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Archive for April 3rd, 2010


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Everything you wanted to know (and didn’t want to know) about RF spectrum management

This Manual is issued by the Assistant Secretary of Commerce for Communications and Information (hereafter referred to as the Assistant Secretary) and is specifically designed to cover his/her frequency management responsibilities pursuant to delegated authority under Section 305 of the Communications Act of 1934, as amended. Its contents are based on the advice, as appropriate, of the Interdepartment Radio Advisory Committee.

Within the jurisdiction of the United States Government, use of the radio frequency spectrum for radio transmissions for telecommunications or for other purposes shall be made by United States Government stations only as authorized by the Assistant Secretary. Such use shall, unless specific provision is made otherwise, comply with the provisions of this Manual.

The Communications Act of 1934, as amended, vests in the Federal Communications Commission (FCC) responsibility for the regulation of non-Government interstate and foreign telecommunication, including the assignment of space in the radio frequency spectrum among private users, regulation of this use of that space, and authorization of alien amateur operators, licensed by their governments, for operation in the United States under reciprocal arrangements.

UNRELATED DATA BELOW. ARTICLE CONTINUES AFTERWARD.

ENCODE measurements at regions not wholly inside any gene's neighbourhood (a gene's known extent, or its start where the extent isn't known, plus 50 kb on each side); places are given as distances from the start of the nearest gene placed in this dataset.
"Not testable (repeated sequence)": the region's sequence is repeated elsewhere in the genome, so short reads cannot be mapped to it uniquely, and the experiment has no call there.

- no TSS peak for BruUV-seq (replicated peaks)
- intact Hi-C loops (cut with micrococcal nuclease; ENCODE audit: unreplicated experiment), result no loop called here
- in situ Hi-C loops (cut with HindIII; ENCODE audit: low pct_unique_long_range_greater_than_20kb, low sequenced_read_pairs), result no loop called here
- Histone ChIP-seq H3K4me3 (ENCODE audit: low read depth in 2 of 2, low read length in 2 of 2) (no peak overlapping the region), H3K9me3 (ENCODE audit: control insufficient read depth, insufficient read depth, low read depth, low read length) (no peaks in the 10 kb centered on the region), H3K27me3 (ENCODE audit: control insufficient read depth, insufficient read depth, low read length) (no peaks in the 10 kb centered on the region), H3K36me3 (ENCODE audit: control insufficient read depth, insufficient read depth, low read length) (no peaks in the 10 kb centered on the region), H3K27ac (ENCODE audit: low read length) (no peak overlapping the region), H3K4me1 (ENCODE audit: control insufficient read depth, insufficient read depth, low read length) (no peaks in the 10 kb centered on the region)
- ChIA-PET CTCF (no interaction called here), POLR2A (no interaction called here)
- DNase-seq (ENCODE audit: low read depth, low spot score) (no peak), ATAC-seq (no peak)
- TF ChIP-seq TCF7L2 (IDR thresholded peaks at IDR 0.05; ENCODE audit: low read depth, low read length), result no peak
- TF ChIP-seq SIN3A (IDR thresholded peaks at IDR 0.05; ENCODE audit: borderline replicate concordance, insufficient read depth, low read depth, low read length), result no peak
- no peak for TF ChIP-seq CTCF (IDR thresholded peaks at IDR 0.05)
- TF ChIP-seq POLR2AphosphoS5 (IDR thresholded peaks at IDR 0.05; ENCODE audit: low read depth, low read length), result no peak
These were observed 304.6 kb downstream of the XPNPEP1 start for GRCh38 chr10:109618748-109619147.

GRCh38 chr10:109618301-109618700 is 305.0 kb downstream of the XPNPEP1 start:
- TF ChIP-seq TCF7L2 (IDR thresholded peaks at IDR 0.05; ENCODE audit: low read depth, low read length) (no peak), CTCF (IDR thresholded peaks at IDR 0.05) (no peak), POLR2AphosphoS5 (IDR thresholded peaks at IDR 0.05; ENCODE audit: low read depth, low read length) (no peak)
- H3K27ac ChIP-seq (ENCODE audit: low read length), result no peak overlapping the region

The Act, in recognition of the Constitutional powers of the President, provides that radio stations “belonging to and operated by the United States” shall use frequencies as determined to be in the national interest, to authorize foreign governments to construct and operate radio stations in the fixed service at the United States seat of government, and to assign frequencies thereto (47 U.S.C. 305(d)).

Written by frrl

April 3, 2010 at 5:52 pm

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Keeping your company a “Bozo-Free” Zone – the Google Way

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A Bozo-free Zone

Google’s leaders believe that one exceptional technologist is many times more valuable than one average engineer; hence they insist on hiring only the brightest of the bright—folks out on the right-hand end of the bell-shaped curve.

They also believe that if you let one “bozo” in, more will surely follow. Their logic is simple: A-level people want to work with A-level people—fellow savants who will spark their thinking and accelerate their learning.

Trouble is, B-level people are threatened by A-class talent, so once they get in the door, they tend to hire colleagues who are as unremarkable as they are. Worse, a B-class staffer with a bit of an insecurity problem may opt to hire C-grade employees who lack the self-confidence to challenge anyone’s point of view.

As the ranks of the mediocre expand, it becomes harder to attract and retain the truly exceptional. And before you know it, the process of dumbing-down has become irreversible.